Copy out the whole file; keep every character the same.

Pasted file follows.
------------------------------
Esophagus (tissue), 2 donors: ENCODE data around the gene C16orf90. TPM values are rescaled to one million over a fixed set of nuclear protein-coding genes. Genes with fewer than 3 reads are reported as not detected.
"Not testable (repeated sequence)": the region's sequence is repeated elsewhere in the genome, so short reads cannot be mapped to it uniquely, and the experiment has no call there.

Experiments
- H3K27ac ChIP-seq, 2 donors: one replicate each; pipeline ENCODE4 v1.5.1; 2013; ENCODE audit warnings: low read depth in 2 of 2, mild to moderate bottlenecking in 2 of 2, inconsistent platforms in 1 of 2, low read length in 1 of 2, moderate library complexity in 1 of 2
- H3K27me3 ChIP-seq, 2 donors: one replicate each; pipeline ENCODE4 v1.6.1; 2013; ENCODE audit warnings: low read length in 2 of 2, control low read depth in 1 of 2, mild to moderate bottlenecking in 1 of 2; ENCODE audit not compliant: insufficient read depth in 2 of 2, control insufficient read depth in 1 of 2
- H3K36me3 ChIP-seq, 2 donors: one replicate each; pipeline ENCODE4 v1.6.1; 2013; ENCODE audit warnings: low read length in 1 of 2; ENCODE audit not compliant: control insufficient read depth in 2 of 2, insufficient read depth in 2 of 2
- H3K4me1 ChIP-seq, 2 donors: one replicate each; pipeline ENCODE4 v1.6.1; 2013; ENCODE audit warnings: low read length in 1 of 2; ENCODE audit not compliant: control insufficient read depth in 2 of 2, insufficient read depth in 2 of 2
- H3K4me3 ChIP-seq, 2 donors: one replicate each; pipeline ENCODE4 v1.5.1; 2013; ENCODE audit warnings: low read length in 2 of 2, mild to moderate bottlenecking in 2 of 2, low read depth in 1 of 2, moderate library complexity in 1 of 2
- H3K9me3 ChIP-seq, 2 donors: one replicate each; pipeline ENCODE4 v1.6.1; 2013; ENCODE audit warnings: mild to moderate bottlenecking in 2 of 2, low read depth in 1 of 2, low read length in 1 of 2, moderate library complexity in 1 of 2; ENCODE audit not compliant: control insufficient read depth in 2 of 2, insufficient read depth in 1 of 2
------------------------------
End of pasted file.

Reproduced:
Esophagus (tissue), 2 donors: ENCODE data around the gene C16orf90. TPM values are rescaled to one million over a fixed set of nuclear protein-coding genes. Genes with fewer than 3 reads are reported as not detected.
"Not testable (repeated sequence)": the region's sequence is repeated elsewhere in the genome, so short reads cannot be mapped to it uniquely, and the experiment has no call there.

Experiments
- H3K27ac ChIP-seq, 2 donors: one replicate each; pipeline ENCODE4 v1.5.1; 2013; ENCODE audit warnings: low read depth in 2 of 2, mild to moderate bottlenecking in 2 of 2, inconsistent platforms in 1 of 2, low read length in 1 of 2, moderate library complexity in 1 of 2
- H3K27me3 ChIP-seq, 2 donors: one replicate each; pipeline ENCODE4 v1.6.1; 2013; ENCODE audit warnings: low read length in 2 of 2, control low read depth in 1 of 2, mild to moderate bottlenecking in 1 of 2; ENCODE audit not compliant: insufficient read depth in 2 of 2, control insufficient read depth in 1 of 2
- H3K36me3 ChIP-seq, 2 donors: one replicate each; pipeline ENCODE4 v1.6.1; 2013; ENCODE audit warnings: low read length in 1 of 2; ENCODE audit not compliant: control insufficient read depth in 2 of 2, insufficient read depth in 2 of 2
- H3K4me1 ChIP-seq, 2 donors: one replicate each; pipeline ENCODE4 v1.6.1; 2013; ENCODE audit warnings: low read length in 1 of 2; ENCODE audit not compliant: control insufficient read depth in 2 of 2, insufficient read depth in 2 of 2
- H3K4me3 ChIP-seq, 2 donors: one replicate each; pipeline ENCODE4 v1.5.1; 2013; ENCODE audit warnings: low read length in 2 of 2, mild to moderate bottlenecking in 2 of 2, low read depth in 1 of 2, moderate library complexity in 1 of 2
- H3K9me3 ChIP-seq, 2 donors: one replicate each; pipeline ENCODE4 v1.6.1; 2013; ENCODE audit warnings: mild to moderate bottlenecking in 2 of 2, low read depth in 1 of 2, low read length in 1 of 2, moderate library complexity in 1 of 2; ENCODE audit not compliant: control insufficient read depth in 2 of 2, insufficient read depth in 1 of 2